BLSA CEO Letter – 15 August 2022
POSTED ON: August 15, 2022 IN by Admin
I spend a lot of time in engagements with other social partners about how business can best work with government and others. I have learned there are effective ways of getting positive outcomes but there are also ineffective ways that disappoint everyone. Let me explain by way of two examples.
The first is how we are dealing with our energy crisis. Obviously, business is concerned about electricity supply – loadshedding makes doing business expensive if not impossible. So, we have been at the forefront of engagements with key role players like Eskom and government.
Two weeks ago Eskom CEO Andre de Ruyter asked business to help. What made it easy for us to do is that he set out clear and specific ways: companies can lease land they own to independent power producers; they can sign power purchase agreements with producers so that they can take their projects to banks and other funders to raise finance; he wants support in promoting energy efficiency and reducing demand; he wants help in protecting Eskom’s equipment from sabotage and theft.
On Friday business convened to discuss how to take forward the requests. We are engaging with the agriculture business chambers to look at suitable land that can be made available to IPPs. Multichoice has agreed in principle to support an energy saving marketing campaign to the public. We are working with several business partners to work out how we can support safety and security of Eskom’s infrastructure. These will lead to practical and positive outcomes.
The second example is how we are supporting the criminal justice system. The rule of law is essential to business – it ensures counterparts can be trusted and it enables us to be part of the global business community. We are very conscious of the exceptional damage done to the criminal justice system by state capture. We have long worked to fight crime through our subsidiary Business Against Crime, and now we are working with the National Prosecuting Authority to ensure it can access the skills it needs from the private sector to support prosecutions, from forensic accountants to advocates. We have signed a memorandum of understanding to ensure any support is appropriate and protects the NPA’s independence. Again, we have clear and specific ways to help that align with our overall objectives.
These are just two examples among many in which organised business is working to support the public sector to deliver positive outcomes for all South Africans.
In contrast, the requests that we can do nothing about are generally vague and open-ended asks of business. For example, we are often told that business should invest more or employ more people. Such requests, on their own, are not helpful.
The conditions under which business will invest or hire more people are no mystery. There must be a change in the opportunities for business in the economy, opportunities that make it feasible to expand without taking undue risks. This is why we often talk about structural reforms, which are changes to the way the economy works to improve its effectiveness and shift the risk/return outlook for business. A good example is the change to the Electricity Regulation Act to allow businesses to generate electricity without a licence, which has triggered billions of rands of investment and simultaneously helped to solve the energy crisis. This change is working because it shifts the outlook for business and enables it to put capital at risk to build and expand. But requests in which there is no change to the outlook on offer, merely the request to expand, are meaningless.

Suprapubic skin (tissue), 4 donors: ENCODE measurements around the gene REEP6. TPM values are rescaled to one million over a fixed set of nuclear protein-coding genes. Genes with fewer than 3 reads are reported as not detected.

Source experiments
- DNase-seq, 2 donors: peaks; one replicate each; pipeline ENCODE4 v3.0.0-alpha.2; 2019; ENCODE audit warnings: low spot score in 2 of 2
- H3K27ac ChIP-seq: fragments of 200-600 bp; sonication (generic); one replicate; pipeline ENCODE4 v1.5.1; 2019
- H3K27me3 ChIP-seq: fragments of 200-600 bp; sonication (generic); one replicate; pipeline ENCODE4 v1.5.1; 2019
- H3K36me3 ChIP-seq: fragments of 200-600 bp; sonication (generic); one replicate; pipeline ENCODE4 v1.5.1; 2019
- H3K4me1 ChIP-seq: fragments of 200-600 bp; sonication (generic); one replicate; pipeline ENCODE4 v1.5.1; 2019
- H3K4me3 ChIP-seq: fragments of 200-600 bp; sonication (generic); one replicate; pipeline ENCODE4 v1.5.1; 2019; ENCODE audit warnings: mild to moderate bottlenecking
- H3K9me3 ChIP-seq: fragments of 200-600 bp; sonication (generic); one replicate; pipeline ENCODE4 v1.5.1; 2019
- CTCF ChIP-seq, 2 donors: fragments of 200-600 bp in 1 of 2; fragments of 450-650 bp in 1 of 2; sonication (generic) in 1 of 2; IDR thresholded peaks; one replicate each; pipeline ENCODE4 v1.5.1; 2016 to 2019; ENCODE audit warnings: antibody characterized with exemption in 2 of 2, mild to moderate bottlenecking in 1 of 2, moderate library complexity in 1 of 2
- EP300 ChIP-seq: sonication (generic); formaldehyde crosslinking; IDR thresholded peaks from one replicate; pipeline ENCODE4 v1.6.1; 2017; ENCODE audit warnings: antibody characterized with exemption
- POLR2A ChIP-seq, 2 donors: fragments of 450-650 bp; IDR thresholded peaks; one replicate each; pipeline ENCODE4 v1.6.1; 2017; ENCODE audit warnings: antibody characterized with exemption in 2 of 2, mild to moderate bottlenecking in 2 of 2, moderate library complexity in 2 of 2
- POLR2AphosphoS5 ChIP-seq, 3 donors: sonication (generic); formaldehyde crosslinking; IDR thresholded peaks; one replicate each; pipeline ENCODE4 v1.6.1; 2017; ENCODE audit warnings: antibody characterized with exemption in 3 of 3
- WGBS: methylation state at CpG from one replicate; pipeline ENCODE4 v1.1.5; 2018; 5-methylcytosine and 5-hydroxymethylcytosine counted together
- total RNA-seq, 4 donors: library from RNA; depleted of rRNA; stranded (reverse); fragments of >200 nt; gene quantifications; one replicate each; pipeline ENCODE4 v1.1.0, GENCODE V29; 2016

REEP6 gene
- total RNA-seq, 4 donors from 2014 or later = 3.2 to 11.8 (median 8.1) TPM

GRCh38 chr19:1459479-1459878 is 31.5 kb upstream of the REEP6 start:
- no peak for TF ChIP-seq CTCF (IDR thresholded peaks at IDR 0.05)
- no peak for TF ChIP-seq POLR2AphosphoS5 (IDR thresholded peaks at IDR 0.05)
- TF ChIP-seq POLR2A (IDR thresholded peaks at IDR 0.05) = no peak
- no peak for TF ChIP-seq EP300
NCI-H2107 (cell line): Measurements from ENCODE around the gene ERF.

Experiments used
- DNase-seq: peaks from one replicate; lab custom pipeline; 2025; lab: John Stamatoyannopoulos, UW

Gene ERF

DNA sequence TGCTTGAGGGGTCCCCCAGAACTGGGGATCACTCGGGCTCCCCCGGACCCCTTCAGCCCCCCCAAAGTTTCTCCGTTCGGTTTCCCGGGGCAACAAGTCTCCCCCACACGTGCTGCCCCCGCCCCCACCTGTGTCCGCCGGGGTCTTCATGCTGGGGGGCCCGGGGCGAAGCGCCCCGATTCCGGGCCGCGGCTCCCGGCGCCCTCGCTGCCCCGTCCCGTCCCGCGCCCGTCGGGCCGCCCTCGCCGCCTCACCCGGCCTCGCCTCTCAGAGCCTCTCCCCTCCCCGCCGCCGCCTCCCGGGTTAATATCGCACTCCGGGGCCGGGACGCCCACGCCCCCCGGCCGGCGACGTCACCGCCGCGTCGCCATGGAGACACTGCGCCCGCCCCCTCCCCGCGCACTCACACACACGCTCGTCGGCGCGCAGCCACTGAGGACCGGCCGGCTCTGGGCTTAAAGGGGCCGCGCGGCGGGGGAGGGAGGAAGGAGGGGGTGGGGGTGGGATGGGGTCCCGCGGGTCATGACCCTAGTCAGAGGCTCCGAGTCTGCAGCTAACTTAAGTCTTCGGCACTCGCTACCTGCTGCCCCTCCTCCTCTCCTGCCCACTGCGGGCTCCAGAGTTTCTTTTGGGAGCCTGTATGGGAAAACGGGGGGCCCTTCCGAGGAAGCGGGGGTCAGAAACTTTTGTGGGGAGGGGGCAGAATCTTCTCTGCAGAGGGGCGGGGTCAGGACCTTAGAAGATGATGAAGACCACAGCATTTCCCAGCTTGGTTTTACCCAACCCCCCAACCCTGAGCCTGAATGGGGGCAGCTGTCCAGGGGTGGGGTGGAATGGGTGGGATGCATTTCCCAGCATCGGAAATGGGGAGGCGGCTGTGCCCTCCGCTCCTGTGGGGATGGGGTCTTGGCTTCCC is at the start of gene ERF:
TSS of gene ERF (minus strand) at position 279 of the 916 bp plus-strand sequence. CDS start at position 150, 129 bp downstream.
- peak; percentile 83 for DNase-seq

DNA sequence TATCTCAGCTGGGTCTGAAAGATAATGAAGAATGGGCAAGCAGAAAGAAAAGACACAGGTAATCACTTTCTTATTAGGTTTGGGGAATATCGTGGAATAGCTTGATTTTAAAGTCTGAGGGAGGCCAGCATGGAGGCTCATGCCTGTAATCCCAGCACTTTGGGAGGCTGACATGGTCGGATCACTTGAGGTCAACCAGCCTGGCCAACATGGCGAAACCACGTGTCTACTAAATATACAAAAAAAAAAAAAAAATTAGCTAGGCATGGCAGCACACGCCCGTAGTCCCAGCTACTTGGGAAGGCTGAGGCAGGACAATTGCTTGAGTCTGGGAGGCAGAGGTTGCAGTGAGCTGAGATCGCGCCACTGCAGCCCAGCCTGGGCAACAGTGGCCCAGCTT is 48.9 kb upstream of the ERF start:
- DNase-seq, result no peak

We would be able to do more together if these fundamental principles were more widely understood. I am more than happy to engage with government to point out problems that constrain companies and prevent them from investing and expanding. Together we can work on solutions that will result in more investment and employment. But investment and employment cannot be a starting point, it must be an outcome.
The memorandum of understanding BLSA signed with the NPA last week enables organised business to mobilise skills from the private sector to assist with complex cases, I write in Fin24. Building a capable state is one of organised business’ primary goals. Business is also working with government to improve capacity through Operation Vulindlela and numerous other initiatives.
There is no magic elixir for our unemployment crisis, I write in Business Day. The plight of the poor is worsening month by month as inflation rises. The state can invest in its people and in the economy in many ways to provide short-term upliftment.
BLSA is a business organisation that believes in South Africa’s future and shares the values set out in the Constitution. In 2017, BLSA signed a contract with South Africa, committing business to playing its part in creating a South Africa of increasing prosperity for all by harnessing the resources and capabilities of business in partnership with government and civil society to deliver economic growth, transformation and inclusion.
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